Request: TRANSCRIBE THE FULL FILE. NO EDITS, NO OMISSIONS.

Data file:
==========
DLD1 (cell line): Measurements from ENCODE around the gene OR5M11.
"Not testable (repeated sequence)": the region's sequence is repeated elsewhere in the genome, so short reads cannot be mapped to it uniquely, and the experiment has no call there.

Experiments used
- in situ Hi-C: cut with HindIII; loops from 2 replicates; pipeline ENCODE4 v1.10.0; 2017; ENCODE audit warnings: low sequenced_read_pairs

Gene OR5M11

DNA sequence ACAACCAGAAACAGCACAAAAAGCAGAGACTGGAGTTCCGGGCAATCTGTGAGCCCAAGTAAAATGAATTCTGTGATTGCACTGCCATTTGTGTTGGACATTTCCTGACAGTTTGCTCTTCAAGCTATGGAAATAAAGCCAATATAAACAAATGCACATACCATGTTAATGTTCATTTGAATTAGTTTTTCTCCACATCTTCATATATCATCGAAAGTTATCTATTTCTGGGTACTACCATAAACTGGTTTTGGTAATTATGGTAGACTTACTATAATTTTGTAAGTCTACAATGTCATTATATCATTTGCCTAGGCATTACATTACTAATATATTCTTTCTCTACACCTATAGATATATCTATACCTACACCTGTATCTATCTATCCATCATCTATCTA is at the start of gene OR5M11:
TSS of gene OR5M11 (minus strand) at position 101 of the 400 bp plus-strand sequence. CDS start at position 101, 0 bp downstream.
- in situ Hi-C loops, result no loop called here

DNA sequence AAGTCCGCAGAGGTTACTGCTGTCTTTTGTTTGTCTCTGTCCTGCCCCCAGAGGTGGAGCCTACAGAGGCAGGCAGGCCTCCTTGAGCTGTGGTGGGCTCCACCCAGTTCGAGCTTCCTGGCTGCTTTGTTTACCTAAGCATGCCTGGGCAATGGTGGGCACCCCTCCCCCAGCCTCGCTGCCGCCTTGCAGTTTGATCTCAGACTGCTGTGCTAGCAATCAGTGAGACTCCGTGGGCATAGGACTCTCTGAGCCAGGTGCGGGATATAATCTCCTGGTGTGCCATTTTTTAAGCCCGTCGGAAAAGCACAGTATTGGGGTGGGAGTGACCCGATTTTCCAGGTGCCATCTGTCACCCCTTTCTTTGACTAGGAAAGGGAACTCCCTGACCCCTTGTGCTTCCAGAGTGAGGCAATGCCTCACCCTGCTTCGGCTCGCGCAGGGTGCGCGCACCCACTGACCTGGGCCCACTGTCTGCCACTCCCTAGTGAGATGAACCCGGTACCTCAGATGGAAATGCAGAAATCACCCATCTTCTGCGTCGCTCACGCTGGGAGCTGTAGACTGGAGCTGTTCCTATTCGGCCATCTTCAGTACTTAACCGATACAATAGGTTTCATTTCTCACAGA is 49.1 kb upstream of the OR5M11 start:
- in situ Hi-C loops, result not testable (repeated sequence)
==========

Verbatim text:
DLD1 (cell line): Measurements from ENCODE around the gene OR5M11.
"Not testable (repeated sequence)": the region's sequence is repeated elsewhere in the genome, so short reads cannot be mapped to it uniquely, and the experiment has no call there.

Experiments used
- in situ Hi-C: cut with HindIII; loops from 2 replicates; pipeline ENCODE4 v1.10.0; 2017; ENCODE audit warnings: low sequenced_read_pairs

Gene OR5M11

DNA sequence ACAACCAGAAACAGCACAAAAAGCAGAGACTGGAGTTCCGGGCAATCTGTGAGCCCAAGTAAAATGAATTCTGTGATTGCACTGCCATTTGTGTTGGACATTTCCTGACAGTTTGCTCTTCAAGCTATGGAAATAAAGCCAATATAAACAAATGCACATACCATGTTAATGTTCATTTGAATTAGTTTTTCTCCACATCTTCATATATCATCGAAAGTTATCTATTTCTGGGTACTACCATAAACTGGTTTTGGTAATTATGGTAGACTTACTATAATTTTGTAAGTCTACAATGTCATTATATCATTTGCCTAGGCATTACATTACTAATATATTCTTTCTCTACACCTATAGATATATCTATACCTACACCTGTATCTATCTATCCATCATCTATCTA is at the start of gene OR5M11:
TSS of gene OR5M11 (minus strand) at position 101 of the 400 bp plus-strand sequence. CDS start at position 101, 0 bp downstream.
- in situ Hi-C loops, result no loop called here

DNA sequence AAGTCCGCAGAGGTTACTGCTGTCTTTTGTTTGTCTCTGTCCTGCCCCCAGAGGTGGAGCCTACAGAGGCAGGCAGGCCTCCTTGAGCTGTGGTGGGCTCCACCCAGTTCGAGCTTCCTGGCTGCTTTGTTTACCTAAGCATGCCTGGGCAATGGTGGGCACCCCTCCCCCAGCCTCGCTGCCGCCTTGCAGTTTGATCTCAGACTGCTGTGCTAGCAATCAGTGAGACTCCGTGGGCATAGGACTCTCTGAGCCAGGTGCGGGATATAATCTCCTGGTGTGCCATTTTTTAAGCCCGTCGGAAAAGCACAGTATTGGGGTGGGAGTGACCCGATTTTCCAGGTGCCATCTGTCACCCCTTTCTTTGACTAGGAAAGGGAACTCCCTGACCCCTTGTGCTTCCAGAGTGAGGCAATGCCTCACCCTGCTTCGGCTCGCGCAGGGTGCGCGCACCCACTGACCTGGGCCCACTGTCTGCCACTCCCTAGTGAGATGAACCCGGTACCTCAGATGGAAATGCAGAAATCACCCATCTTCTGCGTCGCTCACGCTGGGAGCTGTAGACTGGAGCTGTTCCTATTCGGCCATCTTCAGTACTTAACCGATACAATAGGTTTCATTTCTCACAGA is 49.1 kb upstream of the OR5M11 start:
- in situ Hi-C loops, result not testable (repeated sequence)